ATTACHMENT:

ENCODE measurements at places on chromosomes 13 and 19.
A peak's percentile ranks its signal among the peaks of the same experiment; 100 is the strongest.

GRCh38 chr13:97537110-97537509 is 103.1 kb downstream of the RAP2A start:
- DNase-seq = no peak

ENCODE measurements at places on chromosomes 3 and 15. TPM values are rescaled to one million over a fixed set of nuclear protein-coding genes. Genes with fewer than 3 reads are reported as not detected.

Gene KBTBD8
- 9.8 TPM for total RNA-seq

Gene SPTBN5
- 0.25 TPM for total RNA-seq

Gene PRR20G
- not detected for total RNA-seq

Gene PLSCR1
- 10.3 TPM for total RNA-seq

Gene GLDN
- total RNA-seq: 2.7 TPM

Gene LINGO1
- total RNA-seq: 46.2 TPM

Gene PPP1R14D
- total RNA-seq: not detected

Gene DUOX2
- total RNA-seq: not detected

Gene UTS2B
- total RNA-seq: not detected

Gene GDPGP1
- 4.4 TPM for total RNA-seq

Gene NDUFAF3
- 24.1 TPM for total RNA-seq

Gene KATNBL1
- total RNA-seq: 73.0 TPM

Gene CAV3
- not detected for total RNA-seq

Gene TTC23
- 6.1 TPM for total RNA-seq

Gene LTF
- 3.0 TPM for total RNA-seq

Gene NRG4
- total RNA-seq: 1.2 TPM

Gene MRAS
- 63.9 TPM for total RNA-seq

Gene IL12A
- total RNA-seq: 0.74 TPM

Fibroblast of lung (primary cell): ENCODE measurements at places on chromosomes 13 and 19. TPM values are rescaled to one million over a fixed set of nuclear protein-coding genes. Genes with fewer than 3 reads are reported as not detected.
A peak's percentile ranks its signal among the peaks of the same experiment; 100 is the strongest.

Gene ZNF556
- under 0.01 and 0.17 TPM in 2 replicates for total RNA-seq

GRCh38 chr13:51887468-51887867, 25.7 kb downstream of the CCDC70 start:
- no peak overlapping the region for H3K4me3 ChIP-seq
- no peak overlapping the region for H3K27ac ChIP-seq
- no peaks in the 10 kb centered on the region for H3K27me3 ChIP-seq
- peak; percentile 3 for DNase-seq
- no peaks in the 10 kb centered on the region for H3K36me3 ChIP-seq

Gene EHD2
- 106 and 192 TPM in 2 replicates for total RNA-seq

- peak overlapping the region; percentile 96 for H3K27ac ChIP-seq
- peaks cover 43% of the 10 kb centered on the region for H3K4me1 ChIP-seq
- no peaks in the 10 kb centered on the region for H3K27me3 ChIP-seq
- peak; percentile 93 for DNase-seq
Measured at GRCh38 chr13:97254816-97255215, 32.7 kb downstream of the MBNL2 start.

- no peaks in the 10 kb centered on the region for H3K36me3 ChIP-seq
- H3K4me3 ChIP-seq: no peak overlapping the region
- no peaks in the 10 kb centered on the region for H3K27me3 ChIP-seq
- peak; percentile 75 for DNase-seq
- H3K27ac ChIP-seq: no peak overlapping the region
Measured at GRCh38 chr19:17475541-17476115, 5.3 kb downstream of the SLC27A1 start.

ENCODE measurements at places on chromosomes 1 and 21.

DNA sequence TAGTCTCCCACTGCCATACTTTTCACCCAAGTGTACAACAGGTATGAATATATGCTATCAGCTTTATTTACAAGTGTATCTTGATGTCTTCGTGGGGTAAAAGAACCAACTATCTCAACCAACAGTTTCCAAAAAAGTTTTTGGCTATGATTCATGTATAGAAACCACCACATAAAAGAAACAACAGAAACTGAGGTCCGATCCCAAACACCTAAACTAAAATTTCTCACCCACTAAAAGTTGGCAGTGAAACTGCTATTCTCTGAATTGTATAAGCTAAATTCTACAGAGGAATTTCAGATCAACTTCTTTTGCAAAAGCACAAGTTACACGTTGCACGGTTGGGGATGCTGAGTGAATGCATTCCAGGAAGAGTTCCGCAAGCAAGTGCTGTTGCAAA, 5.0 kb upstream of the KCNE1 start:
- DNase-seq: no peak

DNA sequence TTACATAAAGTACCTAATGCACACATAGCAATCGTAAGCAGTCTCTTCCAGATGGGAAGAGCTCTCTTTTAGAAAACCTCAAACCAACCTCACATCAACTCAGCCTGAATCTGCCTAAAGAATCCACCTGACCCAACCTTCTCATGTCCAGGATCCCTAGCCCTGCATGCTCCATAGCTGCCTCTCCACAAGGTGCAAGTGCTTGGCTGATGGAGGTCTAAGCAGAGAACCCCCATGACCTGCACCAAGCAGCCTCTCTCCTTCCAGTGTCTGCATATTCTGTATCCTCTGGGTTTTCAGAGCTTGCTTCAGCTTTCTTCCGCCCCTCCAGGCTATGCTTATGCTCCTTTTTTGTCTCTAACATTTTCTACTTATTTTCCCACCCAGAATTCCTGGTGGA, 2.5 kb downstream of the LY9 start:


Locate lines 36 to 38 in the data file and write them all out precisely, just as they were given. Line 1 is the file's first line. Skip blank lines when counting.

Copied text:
Gene NRG4
- total RNA-seq: 1.2 TPM

Gene MRAS